A good movie may be like anything else: long periods of ordinariness with a few memorable bits. We tend to recall and savour only those memorable bits.
For me, that was this movie. Yes, it was ordinary: hokey, stupid, bad acting and such. Yes, the very idea of this genre puts the viewer with the wrestling and trailerpark crowd.
But consider a few intelligent things starting with the ending. The thing ends with the whole museum melting. Even if you cannot enjoy this the other ways we’ll mention, this last scene is great. It is original and well done. Very clever camera placement.
Usually, when you have a lot of special effects in a scene, it will involve many creative teams, perhaps distributed throughout the planet. So what happens is all the creative staging and camera movement is abandoned just so that all the parts can hang together.
Whoever was in charge of this last scene was better than average. The camera doesn’t move much, making things simpler. But there are lots of good shots of the building. Making movies where the building is a character is pretty rare. It happens that there are only a few known ways to be clever with a camera and a building. Most of these come from Orson Welles and Sacha Verny. Nearly all are quoted here. Someone studied up.
But there are other, more intellectual pleasures as well.
There’s the “explanation” involving cojoined birth. Ho hum, but a great reference later in the movie with a knife that cuts through wax figures of two babies.
There are the Baby Jane, road terror and Chain Saw references. Competent, but we already expect this.
What melted me was the whole notion of self reference, what I call folding. This is rampant in Hollywood now. At it simplest — as here — the movies contain deep references to the overlaps of performing and reality.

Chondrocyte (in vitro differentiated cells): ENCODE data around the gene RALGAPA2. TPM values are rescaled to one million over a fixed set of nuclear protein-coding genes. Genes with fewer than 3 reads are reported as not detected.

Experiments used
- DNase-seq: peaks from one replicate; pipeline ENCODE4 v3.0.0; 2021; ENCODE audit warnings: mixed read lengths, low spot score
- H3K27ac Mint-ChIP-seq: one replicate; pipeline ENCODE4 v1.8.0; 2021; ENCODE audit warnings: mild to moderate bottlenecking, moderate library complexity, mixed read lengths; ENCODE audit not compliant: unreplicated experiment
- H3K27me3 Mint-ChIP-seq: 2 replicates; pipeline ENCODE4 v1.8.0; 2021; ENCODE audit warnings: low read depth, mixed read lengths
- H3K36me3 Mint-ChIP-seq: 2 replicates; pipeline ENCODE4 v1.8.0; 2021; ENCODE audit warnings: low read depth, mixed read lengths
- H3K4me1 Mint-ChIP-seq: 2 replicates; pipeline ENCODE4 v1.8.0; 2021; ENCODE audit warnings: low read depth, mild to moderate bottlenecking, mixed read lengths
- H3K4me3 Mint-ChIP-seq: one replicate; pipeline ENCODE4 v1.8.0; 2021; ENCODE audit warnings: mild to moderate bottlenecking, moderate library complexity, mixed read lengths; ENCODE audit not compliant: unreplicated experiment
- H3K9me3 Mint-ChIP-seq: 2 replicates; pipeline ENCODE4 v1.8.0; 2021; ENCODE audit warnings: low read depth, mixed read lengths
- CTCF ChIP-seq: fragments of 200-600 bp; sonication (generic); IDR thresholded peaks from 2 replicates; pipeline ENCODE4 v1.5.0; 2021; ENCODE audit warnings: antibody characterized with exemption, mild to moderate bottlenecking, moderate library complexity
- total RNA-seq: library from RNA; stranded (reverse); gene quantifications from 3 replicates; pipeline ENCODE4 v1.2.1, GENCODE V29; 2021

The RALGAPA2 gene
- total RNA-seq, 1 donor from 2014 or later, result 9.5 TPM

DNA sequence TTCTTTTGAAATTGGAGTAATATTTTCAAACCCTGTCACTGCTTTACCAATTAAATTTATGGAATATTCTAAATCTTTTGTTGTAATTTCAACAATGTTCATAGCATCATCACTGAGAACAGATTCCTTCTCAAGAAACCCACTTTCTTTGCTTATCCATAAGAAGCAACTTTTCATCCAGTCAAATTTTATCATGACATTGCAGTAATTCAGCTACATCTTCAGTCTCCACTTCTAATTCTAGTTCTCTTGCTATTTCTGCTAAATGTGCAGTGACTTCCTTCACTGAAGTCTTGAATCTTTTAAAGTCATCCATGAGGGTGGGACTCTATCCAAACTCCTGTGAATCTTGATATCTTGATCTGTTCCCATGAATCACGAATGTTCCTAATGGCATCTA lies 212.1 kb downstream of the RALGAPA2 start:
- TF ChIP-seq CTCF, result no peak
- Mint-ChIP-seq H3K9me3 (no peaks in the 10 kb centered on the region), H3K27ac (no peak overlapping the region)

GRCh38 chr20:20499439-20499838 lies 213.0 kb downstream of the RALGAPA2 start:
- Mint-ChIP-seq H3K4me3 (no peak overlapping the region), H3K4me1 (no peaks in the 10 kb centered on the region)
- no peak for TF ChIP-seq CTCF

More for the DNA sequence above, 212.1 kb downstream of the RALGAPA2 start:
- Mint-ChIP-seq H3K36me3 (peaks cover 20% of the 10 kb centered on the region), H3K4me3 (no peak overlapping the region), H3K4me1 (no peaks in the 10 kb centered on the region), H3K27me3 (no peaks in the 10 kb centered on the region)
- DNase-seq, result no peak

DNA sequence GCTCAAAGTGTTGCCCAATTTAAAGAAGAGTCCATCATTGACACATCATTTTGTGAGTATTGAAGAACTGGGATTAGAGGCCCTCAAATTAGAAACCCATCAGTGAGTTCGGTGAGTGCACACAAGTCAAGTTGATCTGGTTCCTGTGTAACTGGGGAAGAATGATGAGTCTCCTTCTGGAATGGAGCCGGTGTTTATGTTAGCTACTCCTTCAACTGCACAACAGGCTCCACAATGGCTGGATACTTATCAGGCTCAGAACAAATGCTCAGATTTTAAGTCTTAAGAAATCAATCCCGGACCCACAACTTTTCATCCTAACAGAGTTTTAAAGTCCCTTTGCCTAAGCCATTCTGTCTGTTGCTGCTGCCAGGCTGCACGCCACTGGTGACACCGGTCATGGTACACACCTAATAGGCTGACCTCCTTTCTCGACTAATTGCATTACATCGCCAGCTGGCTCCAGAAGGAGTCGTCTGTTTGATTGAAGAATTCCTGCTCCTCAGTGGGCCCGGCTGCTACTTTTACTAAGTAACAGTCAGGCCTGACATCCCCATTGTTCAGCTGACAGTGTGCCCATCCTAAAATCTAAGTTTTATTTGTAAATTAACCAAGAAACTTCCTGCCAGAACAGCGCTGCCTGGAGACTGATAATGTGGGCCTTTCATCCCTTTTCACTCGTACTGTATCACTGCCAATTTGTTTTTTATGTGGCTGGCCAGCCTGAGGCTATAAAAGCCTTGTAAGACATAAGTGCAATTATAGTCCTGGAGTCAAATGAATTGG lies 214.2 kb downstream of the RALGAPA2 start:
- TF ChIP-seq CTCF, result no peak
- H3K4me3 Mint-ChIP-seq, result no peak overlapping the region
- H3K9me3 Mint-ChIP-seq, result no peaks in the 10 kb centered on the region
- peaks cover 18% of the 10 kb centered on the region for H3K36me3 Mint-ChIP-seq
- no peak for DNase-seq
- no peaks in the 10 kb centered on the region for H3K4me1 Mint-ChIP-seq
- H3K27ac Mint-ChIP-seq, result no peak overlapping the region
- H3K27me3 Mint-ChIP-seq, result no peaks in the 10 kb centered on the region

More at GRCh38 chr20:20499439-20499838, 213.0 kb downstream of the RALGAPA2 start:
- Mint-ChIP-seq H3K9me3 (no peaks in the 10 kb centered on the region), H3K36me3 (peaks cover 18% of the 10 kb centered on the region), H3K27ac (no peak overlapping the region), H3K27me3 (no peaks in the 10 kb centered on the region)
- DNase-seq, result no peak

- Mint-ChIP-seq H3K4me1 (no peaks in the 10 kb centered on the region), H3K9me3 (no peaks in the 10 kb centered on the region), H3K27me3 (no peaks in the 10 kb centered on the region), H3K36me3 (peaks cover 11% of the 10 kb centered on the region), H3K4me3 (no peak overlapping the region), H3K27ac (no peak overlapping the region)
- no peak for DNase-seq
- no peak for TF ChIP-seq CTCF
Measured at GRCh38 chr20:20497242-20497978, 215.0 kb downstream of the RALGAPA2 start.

In the originals, it was simple: actors inhabiting characters shown as humans within wax figures for dramatic display. Viewers (normally safe) become captured in the horror. This was the original intent of folding, to subtly imply that the viewers cannot escape capture by what they see on the screen.
This version goes much further. We have our hapless six viewers of course. (They are en route to a “show.”) But we also have a whole town captured, shades of pod people. The scope is wider, all arranged in a church as a theatre.
More. The characters are “waxen,” but so is the edifice that contains them. The whole thing is framed as a reference to “Phantom of the Opera,” the movie itself which was a sort of modern collection of all the cinematic architectural tricks we know. There’s the falling chandelier, the half mask, the hidden manipulation of performance, the hidden depths, the final destruction of the playhouse. All here, all copied in substance as well as form.
The final touch, the one that told me there were some consummate writers aboard, was the video camera thing. We have the video camera introduced early. Since Blair Witch, we know that such a thing is there for a reason, a reason we probably will not discover until the final seconds. That notion of using a whole movie to prepare for the final seconds is a Blair notion.
The video camera is saved. We know it contains a surprise for the newly escaped kids.
Don‘t let the cheesy hillbilly slasher wrapping ruin this for you.
Posted in 2005
Ted’s Evaluation — 2 of 3: Has some interesting elements.